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Macau real estate developer Ng Lap Seng, accused of bribing former United Nations General Assembly president John Ashe, exits U.S Federal Court in the Manhattan borough of New York, U.S., June 27, 2016. REUTERS/Andrew Kelly

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By Nate Raymond

NEW YORK (Reuters) - A United Nations-focused news outlet linked to what U.S. authorities call a scheme to bribe a former U.N. General Assembly president on Wednesday denied prosecution claims that Chinese government officials were involved in its development.

The denial from South-South News, which publishes articles related to the U.N. and development issues, came after a federal prosecutor on Monday said evidence had linked Chinese officials to the media outlet.

Prosecutors had previously said South-South News was used to funnel bribes from Ng Lap Seng, a billionaire real estate developer from Macau, to former General Assembly President John Ashe.

In its statement on Wednesday, New York-based South-South News said it "unequivocally rejects" allegations that Chinese officials were involved in developing South-South News.

"We have no connection with the Chinese government or any other government at any level," South-South News said.

A spokesman for Manhattan U.S. Attorney Preet Bharara, who is pursuing the case, declined to comment. A lawyer for Ng, Tai Park, did not immediately respond to a request for comment.

The news of an alleged Chinese government link in the case came after Ashe, a former U.N. ambassador from Antigua and Barbuda who served as General Assembly president from 2013 to 2014, died in an apparent weight-lifting accident last week.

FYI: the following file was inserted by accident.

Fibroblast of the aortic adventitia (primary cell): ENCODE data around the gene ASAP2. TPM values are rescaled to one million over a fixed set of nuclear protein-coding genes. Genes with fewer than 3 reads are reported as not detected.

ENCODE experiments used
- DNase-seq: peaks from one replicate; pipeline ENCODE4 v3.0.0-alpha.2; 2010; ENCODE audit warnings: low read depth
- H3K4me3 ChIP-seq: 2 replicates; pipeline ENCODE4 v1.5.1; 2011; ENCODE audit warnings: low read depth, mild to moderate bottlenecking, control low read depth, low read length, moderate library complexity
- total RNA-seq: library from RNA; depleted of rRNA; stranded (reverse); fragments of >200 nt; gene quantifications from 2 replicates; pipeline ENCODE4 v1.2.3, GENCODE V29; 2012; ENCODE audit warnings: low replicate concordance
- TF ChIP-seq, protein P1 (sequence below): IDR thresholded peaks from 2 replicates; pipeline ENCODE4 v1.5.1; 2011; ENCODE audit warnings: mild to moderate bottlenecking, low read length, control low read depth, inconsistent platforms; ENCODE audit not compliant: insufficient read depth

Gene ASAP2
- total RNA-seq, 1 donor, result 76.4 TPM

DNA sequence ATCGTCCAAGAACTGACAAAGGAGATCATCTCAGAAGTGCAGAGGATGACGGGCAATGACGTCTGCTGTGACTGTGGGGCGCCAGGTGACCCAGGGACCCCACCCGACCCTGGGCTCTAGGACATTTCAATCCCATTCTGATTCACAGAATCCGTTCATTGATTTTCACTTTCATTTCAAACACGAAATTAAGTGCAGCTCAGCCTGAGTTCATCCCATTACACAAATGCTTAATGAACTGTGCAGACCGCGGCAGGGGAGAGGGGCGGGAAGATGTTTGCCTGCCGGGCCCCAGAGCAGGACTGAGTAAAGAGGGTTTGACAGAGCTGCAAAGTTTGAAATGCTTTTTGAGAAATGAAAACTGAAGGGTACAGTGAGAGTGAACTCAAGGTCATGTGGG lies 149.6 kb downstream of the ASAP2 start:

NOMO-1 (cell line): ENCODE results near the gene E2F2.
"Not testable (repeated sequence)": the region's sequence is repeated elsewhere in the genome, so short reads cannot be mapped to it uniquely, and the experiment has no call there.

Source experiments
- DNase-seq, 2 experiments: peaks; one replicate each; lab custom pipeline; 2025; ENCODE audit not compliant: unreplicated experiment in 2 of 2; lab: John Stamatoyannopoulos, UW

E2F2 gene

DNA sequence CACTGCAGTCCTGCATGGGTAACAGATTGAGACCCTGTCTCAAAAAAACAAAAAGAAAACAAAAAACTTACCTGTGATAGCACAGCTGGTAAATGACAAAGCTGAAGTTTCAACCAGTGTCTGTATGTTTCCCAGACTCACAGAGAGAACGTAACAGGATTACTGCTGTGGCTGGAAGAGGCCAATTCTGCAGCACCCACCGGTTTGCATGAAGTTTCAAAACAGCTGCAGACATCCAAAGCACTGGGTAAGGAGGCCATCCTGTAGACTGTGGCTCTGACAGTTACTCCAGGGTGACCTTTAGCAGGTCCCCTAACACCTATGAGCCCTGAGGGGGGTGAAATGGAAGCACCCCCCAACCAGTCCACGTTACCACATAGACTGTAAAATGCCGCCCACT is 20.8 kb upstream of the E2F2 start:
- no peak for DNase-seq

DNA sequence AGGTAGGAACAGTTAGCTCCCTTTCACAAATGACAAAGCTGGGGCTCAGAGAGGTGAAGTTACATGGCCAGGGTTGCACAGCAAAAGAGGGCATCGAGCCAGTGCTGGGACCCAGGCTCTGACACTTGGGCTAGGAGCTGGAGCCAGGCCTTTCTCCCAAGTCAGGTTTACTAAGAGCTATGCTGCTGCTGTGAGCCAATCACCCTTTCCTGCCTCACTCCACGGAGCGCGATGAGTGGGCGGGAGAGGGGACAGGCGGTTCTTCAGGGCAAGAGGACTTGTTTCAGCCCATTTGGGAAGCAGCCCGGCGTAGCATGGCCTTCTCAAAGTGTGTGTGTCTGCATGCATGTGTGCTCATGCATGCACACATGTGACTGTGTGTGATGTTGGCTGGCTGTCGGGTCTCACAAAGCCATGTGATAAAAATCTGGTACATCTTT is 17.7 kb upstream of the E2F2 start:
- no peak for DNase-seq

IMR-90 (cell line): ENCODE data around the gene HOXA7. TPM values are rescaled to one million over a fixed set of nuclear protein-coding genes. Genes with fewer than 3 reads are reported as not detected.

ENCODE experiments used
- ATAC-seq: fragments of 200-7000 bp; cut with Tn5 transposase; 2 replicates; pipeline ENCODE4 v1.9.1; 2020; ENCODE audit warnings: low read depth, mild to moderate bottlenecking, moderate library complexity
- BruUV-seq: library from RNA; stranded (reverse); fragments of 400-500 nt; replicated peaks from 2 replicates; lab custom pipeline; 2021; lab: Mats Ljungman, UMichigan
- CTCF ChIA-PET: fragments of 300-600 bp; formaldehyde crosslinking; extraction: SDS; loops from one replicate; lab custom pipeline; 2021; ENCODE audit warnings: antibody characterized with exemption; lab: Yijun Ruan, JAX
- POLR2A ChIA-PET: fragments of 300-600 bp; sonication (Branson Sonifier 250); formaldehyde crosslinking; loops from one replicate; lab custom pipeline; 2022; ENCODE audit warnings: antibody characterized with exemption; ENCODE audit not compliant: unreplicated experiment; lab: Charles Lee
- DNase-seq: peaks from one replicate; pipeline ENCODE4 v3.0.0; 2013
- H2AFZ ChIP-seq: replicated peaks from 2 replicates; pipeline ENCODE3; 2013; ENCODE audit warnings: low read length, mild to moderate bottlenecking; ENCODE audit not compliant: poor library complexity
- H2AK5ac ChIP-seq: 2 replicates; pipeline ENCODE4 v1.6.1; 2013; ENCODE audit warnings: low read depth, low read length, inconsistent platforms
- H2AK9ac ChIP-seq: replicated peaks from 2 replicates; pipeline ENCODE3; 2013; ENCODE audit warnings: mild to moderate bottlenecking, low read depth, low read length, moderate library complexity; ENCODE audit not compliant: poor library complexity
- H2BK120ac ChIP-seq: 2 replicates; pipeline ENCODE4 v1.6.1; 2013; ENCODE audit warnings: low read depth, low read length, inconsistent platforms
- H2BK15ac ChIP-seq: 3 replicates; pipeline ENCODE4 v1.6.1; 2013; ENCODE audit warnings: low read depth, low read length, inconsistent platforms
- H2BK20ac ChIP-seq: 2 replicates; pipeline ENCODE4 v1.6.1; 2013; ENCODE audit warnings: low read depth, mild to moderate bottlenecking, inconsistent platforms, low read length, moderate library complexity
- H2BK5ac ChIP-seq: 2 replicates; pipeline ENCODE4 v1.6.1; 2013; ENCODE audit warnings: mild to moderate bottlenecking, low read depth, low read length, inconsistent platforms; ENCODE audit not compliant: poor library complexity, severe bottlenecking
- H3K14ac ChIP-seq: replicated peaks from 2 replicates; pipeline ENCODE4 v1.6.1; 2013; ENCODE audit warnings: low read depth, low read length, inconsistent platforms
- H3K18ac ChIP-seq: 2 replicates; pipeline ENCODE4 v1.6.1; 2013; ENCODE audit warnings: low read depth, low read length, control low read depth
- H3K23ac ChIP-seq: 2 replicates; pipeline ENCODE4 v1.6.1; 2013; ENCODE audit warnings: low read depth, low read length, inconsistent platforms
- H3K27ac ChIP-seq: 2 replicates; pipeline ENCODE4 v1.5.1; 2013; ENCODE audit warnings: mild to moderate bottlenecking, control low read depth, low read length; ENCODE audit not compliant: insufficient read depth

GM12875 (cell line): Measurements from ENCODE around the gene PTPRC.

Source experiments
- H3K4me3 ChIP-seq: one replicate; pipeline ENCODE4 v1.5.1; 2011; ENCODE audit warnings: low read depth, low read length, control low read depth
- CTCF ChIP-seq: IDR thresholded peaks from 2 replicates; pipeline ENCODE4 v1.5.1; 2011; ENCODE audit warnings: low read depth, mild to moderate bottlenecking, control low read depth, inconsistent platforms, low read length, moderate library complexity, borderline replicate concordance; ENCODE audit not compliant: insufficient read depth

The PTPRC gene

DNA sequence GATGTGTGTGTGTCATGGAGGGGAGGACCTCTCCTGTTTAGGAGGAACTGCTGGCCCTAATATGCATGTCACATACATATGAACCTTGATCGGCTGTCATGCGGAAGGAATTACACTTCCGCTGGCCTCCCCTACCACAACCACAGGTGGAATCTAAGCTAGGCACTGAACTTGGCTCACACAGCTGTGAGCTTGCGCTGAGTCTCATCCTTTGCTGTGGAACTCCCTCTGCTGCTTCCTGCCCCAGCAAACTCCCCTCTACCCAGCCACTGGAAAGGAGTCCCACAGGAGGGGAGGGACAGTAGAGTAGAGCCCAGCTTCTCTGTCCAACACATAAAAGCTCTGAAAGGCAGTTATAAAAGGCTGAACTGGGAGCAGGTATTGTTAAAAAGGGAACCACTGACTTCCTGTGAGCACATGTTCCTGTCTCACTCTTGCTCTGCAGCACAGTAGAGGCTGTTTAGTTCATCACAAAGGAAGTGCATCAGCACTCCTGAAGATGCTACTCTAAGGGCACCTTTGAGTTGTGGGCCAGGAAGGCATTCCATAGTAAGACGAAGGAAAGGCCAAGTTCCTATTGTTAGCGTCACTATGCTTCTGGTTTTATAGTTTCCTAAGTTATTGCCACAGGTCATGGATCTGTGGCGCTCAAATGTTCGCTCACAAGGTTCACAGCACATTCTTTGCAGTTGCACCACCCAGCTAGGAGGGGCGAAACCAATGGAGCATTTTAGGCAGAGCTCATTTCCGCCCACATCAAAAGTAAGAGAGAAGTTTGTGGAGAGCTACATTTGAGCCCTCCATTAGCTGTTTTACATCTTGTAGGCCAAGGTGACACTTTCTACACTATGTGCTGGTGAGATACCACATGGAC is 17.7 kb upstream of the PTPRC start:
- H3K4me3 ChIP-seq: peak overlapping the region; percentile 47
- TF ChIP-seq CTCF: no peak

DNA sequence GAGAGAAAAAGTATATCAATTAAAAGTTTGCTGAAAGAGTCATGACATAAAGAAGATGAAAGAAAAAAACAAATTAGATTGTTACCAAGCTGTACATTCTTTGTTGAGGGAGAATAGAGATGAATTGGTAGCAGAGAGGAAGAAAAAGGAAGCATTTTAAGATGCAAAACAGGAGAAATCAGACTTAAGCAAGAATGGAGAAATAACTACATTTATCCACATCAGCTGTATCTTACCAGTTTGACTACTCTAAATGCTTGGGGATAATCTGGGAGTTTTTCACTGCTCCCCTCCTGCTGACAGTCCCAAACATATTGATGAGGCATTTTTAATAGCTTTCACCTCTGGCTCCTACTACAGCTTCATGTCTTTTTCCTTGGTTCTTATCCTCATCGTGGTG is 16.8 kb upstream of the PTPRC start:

He was among seven people, including Ng, charged since October in what prosecutors say is an ongoing investigation into the scheme in which Ashe took $1.3 million in bribes from Chinese businessmen.

Prosecutors said those bribes included more than $500,000 (£371,597) from Ng in exchange for, among other things, Ashe seeking U.N. support for a U.N.-sponsored conference centre in Macau that Ng's company would develop.

The bribes included a $2,500-per-month job at South-South News for Ashe's wife, the prosecutors said.

The job was arranged by Francis Lorenzo, a suspended deputy U.N. ambassador from the Dominican Republic and South-South News' former president who prosecutors say acted as an intermediary. Lorenzo pleaded guilty in April.

At Monday's hearing, Assistant U.S. Attorney Daniel Richenthal said Chinese officials were involved in developing South-South News, including discussions about what agenda it might advance.

The United Nations has been reviewing the accreditation status of South-South News. That process is still ongoing.

(Reporting by Nate Raymond in New York; Editing by Tom Brown)

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